Ambitious SPUR Regional Rail Vision will require advocacy

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Latest forum “A Vision of a Megaregion” shows ambition, but will require strong advocacy and political champions to become a reality.

SPUR recently completed a series of talks centered around its bold vision for transportation developed as part of its Regional Strategy.  The forums explored how transit agencies around the Northern California "Megaregion" will need to combine forces in order to link people to opportunities.

SPUR's Laura Tolkoff, Adam Knoelting from the Metropolitan Transportation Commission, and Kate White from Arup (who's been working with Caltrain on its upcoming business plan) were there at the San Jose talk to discuss and answer questions about the future of rail in the Bay Area.

Tolkoff underscored a bundle of problems that will need to be addressed, but most pertinent to the concerns of Seamless Bay Area was her refrain of valuing the "product," and not just obsessing over new projects. SPUR's Vision for Megaregional Rail, then, values leveraging existing infrastructure and more effectively orchestrating across agencies in our "polycentric" region regardless of the brand on the vehicle.

Laura Tolkoff indicated a key to SPUR’s vision of a 60-minute transit journey between any two rail stations in the Bay Area is reducing waiting time, requiring alignment of schedules.

Laura Tolkoff indicated a key to SPUR’s vision of a 60-minute transit journey between any two rail stations in the Bay Area is reducing waiting time, requiring alignment of schedules.

The centerpiece of SPUR’s vision for regional rail is compelling and simple: A transit trip between any two Bay Area rail stations -- whether BART, Caltrain, Capitol Corridor or others -- in the Bay Area should take 60 minutes or less, with service in 15-minute intervals or better. This requires not only a significant increase in frequency along the Bay Area’s commuter rail lines, but complete alignment of fares and schedules between operators to make transferring seamless. It also requires consistent rides "all day long," and not just heavily focused on the commute, leaving people with other needs with long waits and making it hard to go car-free.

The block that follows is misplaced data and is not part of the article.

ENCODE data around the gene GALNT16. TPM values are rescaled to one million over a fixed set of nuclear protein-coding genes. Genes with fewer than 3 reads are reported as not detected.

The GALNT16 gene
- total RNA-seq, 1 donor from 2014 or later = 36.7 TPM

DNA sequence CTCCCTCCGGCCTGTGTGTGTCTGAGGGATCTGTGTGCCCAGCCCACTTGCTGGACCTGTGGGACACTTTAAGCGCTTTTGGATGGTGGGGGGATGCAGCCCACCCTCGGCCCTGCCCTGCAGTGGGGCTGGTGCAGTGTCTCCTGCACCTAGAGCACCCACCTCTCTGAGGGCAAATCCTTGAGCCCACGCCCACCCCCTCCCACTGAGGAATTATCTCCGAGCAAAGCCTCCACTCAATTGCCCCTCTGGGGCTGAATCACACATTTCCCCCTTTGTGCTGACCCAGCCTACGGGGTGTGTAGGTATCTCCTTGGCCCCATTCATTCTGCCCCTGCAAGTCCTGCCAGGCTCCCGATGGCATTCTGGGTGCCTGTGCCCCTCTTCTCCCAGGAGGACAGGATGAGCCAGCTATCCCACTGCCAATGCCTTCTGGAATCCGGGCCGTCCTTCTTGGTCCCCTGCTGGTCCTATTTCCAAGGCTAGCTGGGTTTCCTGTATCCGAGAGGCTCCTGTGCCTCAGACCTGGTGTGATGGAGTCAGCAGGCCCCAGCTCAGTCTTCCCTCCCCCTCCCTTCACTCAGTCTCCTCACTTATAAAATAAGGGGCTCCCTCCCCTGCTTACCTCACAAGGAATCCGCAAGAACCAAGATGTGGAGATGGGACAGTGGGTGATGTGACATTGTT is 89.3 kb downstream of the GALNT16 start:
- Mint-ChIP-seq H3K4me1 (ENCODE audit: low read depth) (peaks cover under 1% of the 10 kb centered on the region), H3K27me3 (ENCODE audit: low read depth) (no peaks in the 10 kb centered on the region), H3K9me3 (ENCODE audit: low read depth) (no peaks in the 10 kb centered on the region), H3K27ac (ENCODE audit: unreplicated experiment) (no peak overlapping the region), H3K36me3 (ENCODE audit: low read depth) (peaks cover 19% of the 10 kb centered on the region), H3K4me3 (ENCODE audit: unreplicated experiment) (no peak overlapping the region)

Tolkoff emphasized the many barriers to achieving the vision, including lack of regional governance. She only really gave one clear fix for a specific issue, highlighting the need to give passenger rail a leg-up on lines where the right-of-way is owned by freight companies by getting the state to buy those rights, and granting separate rights-of-way to freight.

White from Arup perhaps had the most pointed advice about how to get our 27 transit agencies in sync: tie funding to cooperation and performance, and merge agencies where it makes sense. In order to make the Bay Area one contiguous transit zone, we'll undoubtedly need every tool available, carrot and stick alike.

"Why do we put up with what we have here?” White said at the Oakland event. “SPUR is doing a lot to help make change happen, but it can't just be SPUR. We really need a grassroots movement to pressure elected officials to enact the meaningful policy change that will lead to real improvements in our transit systems."

We at Seamless Bay Area support SPUR’s ongoing thought leadership in this area and will continue to do what we can to build the grassroots support needed to enact reforms to make it a reality.

Brendan Nystedt